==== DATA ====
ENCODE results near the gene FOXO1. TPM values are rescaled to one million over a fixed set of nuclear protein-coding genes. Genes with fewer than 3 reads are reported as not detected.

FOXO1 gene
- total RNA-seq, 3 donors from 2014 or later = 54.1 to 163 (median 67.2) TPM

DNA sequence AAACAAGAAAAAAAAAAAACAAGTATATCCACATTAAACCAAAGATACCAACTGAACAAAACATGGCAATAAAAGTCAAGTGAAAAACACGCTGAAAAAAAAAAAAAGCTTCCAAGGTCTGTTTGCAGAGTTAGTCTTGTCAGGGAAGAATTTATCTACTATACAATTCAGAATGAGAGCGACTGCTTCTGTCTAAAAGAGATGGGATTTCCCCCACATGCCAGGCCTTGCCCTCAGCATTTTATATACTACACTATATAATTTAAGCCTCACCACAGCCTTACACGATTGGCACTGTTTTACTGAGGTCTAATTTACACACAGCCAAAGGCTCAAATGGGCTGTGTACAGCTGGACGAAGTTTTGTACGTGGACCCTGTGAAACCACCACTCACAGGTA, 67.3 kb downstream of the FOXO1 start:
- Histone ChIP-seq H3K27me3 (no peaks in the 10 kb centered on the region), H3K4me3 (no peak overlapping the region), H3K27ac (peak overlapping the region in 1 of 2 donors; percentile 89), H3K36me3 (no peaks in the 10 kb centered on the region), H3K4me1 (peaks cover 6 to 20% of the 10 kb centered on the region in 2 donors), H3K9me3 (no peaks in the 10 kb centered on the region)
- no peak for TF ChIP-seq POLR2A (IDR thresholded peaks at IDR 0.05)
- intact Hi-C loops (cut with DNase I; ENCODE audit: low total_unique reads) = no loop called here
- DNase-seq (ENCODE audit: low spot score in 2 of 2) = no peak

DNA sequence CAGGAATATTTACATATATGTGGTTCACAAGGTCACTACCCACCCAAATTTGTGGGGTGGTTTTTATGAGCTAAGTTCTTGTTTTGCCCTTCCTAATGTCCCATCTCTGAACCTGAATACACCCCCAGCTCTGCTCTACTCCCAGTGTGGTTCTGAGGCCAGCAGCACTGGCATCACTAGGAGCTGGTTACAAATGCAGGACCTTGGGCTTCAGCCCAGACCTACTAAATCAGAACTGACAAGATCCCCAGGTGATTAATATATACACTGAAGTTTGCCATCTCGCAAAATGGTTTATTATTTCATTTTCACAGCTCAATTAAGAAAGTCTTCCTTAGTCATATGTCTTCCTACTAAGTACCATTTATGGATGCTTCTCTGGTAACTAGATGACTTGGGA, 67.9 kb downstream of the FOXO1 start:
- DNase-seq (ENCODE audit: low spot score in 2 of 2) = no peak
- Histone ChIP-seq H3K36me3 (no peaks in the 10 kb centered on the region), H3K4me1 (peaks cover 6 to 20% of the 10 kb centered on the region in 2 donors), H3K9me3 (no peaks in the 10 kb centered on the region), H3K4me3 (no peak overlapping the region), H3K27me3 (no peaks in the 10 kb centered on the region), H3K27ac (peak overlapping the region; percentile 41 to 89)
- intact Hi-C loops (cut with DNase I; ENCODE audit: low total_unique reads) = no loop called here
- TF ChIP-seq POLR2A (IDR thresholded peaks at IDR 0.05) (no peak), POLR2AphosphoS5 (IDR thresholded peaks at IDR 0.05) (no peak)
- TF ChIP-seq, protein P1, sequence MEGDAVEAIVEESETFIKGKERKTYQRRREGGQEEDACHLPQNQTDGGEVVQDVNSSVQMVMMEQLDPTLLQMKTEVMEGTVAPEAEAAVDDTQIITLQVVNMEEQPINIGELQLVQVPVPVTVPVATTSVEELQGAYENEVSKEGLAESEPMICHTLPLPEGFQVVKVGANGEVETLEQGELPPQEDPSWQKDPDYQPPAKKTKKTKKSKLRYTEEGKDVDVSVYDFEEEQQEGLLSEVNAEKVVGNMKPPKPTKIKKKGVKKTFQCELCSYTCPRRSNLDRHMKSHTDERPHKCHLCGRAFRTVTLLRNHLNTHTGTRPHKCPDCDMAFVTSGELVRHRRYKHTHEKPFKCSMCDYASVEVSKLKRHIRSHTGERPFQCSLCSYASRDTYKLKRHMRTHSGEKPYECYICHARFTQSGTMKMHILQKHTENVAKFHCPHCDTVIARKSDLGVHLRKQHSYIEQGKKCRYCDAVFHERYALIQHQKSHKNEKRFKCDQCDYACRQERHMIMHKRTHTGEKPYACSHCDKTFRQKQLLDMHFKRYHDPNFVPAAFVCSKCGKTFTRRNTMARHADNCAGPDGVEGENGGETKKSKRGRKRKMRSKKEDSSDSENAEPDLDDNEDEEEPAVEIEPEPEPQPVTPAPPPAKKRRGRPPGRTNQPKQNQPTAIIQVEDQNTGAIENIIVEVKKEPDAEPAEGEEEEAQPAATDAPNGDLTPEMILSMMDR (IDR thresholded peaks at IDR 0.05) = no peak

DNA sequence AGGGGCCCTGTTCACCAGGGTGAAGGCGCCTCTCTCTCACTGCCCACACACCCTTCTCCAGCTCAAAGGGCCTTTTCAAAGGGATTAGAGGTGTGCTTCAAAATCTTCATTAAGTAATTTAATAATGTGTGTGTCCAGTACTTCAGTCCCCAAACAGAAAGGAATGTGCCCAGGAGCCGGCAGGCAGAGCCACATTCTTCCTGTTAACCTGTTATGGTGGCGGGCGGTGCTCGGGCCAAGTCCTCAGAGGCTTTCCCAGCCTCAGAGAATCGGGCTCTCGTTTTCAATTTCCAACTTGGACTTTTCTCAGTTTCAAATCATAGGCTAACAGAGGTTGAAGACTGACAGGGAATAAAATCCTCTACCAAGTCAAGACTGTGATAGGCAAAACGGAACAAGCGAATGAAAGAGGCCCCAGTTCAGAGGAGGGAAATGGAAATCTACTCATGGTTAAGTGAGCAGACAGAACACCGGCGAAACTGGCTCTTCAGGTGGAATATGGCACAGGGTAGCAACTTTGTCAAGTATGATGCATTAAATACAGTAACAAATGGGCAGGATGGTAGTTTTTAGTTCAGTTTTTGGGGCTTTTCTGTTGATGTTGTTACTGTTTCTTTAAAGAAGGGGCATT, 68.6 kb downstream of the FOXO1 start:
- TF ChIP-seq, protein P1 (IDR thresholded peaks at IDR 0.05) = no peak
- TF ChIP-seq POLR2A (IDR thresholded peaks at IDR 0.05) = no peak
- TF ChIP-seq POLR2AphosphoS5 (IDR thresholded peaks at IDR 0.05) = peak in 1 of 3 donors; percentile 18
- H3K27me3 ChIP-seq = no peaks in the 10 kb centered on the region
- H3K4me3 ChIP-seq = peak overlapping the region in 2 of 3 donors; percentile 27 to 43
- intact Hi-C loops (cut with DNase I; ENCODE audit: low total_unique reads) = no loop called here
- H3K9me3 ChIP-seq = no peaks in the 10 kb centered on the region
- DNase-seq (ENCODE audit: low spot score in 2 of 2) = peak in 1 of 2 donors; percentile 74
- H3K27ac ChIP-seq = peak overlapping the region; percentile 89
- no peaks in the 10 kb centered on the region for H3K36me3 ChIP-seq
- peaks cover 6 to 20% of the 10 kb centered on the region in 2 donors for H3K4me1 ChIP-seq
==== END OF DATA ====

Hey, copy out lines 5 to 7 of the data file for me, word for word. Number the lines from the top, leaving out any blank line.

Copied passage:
- Histone ChIP-seq H3K27me3 (no peaks in the 10 kb centered on the region), H3K4me3 (no peak overlapping the region), H3K27ac (peak overlapping the region in 1 of 2 donors; percentile 89), H3K36me3 (no peaks in the 10 kb centered on the region), H3K4me1 (peaks cover 6 to 20% of the 10 kb centered on the region in 2 donors), H3K9me3 (no peaks in the 10 kb centered on the region)
- no peak for TF ChIP-seq POLR2A (IDR thresholded peaks at IDR 0.05)
- intact Hi-C loops (cut with DNase I; ENCODE audit: low total_unique reads) = no loop called here